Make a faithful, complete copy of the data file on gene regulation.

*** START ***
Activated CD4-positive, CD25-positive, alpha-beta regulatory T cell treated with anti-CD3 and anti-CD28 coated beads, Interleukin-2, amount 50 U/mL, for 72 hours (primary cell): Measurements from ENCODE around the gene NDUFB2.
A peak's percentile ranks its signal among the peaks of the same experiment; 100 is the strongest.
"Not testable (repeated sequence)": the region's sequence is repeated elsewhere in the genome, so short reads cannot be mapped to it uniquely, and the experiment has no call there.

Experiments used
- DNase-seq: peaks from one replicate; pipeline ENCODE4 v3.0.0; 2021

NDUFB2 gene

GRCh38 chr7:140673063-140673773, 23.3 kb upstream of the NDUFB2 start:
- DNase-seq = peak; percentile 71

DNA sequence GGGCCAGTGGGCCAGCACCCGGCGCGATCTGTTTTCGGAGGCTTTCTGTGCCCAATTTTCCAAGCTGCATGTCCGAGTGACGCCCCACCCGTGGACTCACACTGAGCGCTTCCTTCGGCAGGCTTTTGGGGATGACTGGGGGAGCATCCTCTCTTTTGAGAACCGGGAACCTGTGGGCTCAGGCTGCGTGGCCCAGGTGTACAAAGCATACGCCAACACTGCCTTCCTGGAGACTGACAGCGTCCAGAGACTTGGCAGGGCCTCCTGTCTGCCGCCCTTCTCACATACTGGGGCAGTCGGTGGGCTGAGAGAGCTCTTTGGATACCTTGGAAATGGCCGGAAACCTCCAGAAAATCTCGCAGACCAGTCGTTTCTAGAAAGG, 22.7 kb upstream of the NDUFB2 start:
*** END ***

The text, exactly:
Activated CD4-positive, CD25-positive, alpha-beta regulatory T cell treated with anti-CD3 and anti-CD28 coated beads, Interleukin-2, amount 50 U/mL, for 72 hours (primary cell): Measurements from ENCODE around the gene NDUFB2.
A peak's percentile ranks its signal among the peaks of the same experiment; 100 is the strongest.
"Not testable (repeated sequence)": the region's sequence is repeated elsewhere in the genome, so short reads cannot be mapped to it uniquely, and the experiment has no call there.

Experiments used
- DNase-seq: peaks from one replicate; pipeline ENCODE4 v3.0.0; 2021

NDUFB2 gene

GRCh38 chr7:140673063-140673773, 23.3 kb upstream of the NDUFB2 start:
- DNase-seq = peak; percentile 71

DNA sequence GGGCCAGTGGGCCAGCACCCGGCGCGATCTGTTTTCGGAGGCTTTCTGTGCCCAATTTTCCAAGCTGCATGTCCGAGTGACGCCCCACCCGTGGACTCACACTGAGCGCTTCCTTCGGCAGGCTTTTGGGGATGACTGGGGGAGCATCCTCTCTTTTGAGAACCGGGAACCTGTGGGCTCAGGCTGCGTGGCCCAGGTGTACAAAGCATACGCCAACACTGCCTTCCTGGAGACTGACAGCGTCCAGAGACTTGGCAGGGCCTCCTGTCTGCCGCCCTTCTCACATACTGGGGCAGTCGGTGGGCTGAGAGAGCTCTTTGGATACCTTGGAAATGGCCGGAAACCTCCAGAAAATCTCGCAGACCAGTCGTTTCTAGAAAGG, 22.7 kb upstream of the NDUFB2 start: